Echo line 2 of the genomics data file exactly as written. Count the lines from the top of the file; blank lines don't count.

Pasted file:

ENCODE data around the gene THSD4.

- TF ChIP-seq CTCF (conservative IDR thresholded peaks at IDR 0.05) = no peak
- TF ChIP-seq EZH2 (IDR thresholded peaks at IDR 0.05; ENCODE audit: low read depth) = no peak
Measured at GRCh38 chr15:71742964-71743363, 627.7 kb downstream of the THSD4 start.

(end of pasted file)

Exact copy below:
- TF ChIP-seq CTCF (conservative IDR thresholded peaks at IDR 0.05) = no peak